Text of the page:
Nationality – Canadian, Danish, Nigerian, Brazilian – the nationality of a person can influence a consumer’s attitudes. Note that a person’s nationality is different from where a person is living.
Race/Ethnicity* – Some consumers get offended when they are asked to provide information about their race and ethnicity. Although some survey companies offer the option of “prefer not to say” as a selection choice during initial registration, most prefer that this information is provided. People of different races and ethnicities tend to have similar predispositions to medical conditions, may share appearance traits (ex. hair color, eye color, etc.), possess similar cultural beliefs, speak the same language, etc. which can all influence consumer behaviour.
Religion – Christians may be more likely to consume a product over Hindus, due to a certain set of attitudes and beliefs they have. Because of its sensitive nature, many market researchers choose to avoid this question, or, similar to ethnicity, may provide a “prefer not to say” option.
*A Special Note About Race and Ethnicity:
Some survey panels may only be looking for people of a certain ethnicity to join their panel at any given time, while those of different races may be blocked from joining. This is mostly due to the research company trying to craft a more accurate representation of a given market for their panel.Although blocking certain individuals from joining may also occur with other demographic variables, race does seem to be the most sensitive in nature. Not being able to participate in a particular study or being able to join a certain survey panel for these reasons has nothing to do with racism and everything to do with creating an accurate representative sample of consumers.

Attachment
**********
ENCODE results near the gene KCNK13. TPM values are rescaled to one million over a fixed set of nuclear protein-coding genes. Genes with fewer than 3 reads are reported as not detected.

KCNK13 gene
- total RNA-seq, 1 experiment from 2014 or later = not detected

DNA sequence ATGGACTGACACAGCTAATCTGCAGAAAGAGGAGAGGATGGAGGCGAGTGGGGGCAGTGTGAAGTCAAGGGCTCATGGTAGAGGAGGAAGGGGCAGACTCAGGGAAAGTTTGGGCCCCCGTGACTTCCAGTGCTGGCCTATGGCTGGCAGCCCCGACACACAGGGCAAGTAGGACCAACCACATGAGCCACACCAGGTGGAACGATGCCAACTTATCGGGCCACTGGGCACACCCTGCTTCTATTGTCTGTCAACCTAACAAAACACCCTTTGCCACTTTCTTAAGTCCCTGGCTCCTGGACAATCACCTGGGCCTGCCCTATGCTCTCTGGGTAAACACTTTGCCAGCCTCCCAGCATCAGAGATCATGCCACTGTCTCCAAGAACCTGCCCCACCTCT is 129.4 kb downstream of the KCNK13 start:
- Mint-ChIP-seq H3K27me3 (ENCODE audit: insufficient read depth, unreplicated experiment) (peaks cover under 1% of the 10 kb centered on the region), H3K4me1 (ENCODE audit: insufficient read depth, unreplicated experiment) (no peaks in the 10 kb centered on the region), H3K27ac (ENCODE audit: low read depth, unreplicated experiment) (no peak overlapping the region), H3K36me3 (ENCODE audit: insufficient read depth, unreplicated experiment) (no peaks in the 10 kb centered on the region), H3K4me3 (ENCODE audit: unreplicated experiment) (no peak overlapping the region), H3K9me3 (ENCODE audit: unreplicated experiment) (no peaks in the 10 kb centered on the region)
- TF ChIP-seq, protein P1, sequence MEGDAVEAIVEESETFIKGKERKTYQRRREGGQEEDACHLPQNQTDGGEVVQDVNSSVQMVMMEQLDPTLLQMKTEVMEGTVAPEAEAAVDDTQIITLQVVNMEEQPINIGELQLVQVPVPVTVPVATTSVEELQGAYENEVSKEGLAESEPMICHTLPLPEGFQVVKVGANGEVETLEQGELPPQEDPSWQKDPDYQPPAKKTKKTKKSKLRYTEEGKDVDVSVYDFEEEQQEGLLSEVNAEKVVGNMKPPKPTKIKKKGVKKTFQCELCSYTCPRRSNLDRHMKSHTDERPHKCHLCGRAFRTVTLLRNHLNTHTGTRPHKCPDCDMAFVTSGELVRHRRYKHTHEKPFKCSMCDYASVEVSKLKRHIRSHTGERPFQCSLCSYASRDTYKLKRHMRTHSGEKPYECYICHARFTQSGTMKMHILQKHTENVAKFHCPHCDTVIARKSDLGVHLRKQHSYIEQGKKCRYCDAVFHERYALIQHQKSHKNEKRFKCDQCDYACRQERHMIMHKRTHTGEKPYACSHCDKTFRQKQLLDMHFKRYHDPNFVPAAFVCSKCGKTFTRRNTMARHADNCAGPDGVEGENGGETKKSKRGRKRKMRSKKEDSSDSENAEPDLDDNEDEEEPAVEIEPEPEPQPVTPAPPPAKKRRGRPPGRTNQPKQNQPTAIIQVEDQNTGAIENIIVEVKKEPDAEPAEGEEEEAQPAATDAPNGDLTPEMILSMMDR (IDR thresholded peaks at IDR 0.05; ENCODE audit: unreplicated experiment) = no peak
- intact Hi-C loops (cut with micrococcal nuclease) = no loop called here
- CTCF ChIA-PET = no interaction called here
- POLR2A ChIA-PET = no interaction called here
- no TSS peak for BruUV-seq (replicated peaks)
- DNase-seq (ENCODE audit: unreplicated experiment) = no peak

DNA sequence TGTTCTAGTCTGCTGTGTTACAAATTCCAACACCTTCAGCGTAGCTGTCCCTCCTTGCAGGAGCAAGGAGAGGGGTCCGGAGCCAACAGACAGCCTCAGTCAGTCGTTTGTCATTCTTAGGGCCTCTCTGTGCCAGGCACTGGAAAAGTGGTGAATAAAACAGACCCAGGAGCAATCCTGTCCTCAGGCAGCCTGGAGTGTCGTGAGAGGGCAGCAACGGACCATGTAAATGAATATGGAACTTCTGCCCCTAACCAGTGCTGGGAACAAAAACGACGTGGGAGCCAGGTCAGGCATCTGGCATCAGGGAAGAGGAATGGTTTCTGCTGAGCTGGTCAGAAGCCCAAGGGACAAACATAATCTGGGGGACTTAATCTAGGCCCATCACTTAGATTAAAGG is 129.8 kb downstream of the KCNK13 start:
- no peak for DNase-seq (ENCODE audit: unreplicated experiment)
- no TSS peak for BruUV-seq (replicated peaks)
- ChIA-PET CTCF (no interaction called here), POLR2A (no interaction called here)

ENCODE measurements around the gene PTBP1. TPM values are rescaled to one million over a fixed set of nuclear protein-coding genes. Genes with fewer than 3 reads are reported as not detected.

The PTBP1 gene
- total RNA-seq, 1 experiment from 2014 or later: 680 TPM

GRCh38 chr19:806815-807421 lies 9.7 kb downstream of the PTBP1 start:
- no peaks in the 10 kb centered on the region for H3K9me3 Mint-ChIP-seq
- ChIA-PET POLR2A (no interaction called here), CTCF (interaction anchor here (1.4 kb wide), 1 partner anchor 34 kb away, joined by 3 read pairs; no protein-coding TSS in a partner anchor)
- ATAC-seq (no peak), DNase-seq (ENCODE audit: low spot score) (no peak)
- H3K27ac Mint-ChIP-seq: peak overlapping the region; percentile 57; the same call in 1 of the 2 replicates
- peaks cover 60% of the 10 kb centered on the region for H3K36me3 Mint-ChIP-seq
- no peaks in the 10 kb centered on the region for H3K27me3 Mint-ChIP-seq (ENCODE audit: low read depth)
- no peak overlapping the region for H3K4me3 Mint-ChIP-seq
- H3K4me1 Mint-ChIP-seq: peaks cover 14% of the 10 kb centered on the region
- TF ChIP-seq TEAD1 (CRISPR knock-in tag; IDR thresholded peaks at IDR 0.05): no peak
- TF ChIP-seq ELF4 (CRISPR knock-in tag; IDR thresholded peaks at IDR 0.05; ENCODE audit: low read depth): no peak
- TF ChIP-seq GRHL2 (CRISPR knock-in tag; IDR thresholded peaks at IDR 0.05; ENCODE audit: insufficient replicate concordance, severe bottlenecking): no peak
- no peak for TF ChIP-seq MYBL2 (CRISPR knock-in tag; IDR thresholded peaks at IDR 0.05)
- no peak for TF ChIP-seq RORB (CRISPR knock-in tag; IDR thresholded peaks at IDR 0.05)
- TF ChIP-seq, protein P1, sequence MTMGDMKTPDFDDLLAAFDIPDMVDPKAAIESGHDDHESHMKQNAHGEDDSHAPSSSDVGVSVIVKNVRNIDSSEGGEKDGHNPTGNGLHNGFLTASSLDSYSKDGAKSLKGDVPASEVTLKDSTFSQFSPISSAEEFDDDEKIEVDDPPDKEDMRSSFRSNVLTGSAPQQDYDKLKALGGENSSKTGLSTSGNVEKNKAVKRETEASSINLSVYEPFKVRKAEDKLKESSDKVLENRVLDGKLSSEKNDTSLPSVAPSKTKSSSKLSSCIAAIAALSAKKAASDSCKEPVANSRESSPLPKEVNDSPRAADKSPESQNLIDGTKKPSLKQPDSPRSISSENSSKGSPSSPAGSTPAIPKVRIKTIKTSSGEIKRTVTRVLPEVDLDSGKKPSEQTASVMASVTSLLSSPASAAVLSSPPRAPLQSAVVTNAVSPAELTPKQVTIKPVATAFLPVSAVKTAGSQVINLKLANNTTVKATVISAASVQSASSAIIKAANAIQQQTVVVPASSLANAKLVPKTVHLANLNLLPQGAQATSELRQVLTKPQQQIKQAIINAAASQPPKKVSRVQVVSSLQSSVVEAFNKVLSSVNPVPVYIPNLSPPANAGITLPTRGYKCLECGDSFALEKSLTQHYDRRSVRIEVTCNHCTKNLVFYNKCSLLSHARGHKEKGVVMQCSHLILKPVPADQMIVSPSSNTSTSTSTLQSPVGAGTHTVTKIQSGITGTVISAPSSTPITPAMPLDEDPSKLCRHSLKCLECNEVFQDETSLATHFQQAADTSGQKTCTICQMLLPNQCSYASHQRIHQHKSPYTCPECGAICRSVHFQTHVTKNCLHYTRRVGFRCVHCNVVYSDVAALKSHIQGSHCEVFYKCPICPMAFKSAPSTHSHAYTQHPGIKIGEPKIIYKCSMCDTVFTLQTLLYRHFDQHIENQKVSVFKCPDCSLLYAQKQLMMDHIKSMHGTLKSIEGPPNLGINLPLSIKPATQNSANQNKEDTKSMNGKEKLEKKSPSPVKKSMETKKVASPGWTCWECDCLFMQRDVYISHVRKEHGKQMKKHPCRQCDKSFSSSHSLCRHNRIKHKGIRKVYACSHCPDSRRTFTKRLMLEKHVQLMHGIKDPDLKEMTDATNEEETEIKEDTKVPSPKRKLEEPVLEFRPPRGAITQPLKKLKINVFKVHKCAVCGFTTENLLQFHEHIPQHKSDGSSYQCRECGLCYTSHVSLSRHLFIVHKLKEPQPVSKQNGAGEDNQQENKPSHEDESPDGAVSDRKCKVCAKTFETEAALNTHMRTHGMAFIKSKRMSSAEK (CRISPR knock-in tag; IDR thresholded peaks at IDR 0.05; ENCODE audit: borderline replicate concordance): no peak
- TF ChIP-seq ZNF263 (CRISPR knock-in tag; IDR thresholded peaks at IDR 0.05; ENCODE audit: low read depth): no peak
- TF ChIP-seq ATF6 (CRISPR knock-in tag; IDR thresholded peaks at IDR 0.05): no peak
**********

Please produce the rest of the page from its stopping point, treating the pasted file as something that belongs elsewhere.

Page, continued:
Other types of segmentation
Market researchers may not only choose to classify their panelists by demographic characteristics, but also by geographic, psychographic and behavioristic information.2
Geographic segmentation includes things such as region (country, province/state, city, neighbourhood, postal code/zip code), suburban/rural, proximity to a major city, neighboring countries, etc.